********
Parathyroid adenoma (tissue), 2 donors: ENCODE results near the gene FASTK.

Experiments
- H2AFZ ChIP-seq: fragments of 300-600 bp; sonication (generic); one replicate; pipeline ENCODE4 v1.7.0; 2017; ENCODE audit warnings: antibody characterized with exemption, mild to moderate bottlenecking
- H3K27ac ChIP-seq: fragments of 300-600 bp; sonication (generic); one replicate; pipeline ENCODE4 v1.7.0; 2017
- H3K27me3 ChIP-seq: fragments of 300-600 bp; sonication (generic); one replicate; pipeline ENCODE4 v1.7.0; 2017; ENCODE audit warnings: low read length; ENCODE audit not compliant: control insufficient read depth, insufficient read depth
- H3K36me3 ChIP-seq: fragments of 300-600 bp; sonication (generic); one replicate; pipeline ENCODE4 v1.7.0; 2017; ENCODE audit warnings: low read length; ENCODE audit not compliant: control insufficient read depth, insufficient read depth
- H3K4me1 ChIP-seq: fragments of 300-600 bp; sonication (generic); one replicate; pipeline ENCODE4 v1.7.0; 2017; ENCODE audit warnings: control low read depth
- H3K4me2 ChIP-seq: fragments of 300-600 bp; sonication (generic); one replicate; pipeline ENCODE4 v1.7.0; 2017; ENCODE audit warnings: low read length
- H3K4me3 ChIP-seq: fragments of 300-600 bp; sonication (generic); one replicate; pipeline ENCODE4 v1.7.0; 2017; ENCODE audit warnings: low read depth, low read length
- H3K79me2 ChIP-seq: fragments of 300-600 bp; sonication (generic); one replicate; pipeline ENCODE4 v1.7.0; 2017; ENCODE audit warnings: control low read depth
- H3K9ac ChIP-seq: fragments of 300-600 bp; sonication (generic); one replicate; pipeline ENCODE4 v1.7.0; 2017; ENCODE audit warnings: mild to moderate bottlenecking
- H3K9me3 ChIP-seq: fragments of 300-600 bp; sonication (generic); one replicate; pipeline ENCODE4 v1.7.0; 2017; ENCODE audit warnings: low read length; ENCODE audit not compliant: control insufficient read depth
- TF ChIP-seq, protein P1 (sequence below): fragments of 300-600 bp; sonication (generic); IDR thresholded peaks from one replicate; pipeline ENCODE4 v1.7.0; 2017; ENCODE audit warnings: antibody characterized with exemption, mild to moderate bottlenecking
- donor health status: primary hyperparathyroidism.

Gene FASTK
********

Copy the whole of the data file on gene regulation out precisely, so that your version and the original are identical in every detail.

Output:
Parathyroid adenoma (tissue), 2 donors: ENCODE results near the gene FASTK.

Experiments
- H2AFZ ChIP-seq: fragments of 300-600 bp; sonication (generic); one replicate; pipeline ENCODE4 v1.7.0; 2017; ENCODE audit warnings: antibody characterized with exemption, mild to moderate bottlenecking
- H3K27ac ChIP-seq: fragments of 300-600 bp; sonication (generic); one replicate; pipeline ENCODE4 v1.7.0; 2017
- H3K27me3 ChIP-seq: fragments of 300-600 bp; sonication (generic); one replicate; pipeline ENCODE4 v1.7.0; 2017; ENCODE audit warnings: low read length; ENCODE audit not compliant: control insufficient read depth, insufficient read depth
- H3K36me3 ChIP-seq: fragments of 300-600 bp; sonication (generic); one replicate; pipeline ENCODE4 v1.7.0; 2017; ENCODE audit warnings: low read length; ENCODE audit not compliant: control insufficient read depth, insufficient read depth
- H3K4me1 ChIP-seq: fragments of 300-600 bp; sonication (generic); one replicate; pipeline ENCODE4 v1.7.0; 2017; ENCODE audit warnings: control low read depth
- H3K4me2 ChIP-seq: fragments of 300-600 bp; sonication (generic); one replicate; pipeline ENCODE4 v1.7.0; 2017; ENCODE audit warnings: low read length
- H3K4me3 ChIP-seq: fragments of 300-600 bp; sonication (generic); one replicate; pipeline ENCODE4 v1.7.0; 2017; ENCODE audit warnings: low read depth, low read length
- H3K79me2 ChIP-seq: fragments of 300-600 bp; sonication (generic); one replicate; pipeline ENCODE4 v1.7.0; 2017; ENCODE audit warnings: control low read depth
- H3K9ac ChIP-seq: fragments of 300-600 bp; sonication (generic); one replicate; pipeline ENCODE4 v1.7.0; 2017; ENCODE audit warnings: mild to moderate bottlenecking
- H3K9me3 ChIP-seq: fragments of 300-600 bp; sonication (generic); one replicate; pipeline ENCODE4 v1.7.0; 2017; ENCODE audit warnings: low read length; ENCODE audit not compliant: control insufficient read depth
- TF ChIP-seq, protein P1 (sequence below): fragments of 300-600 bp; sonication (generic); IDR thresholded peaks from one replicate; pipeline ENCODE4 v1.7.0; 2017; ENCODE audit warnings: antibody characterized with exemption, mild to moderate bottlenecking
- donor health status: primary hyperparathyroidism.

Gene FASTK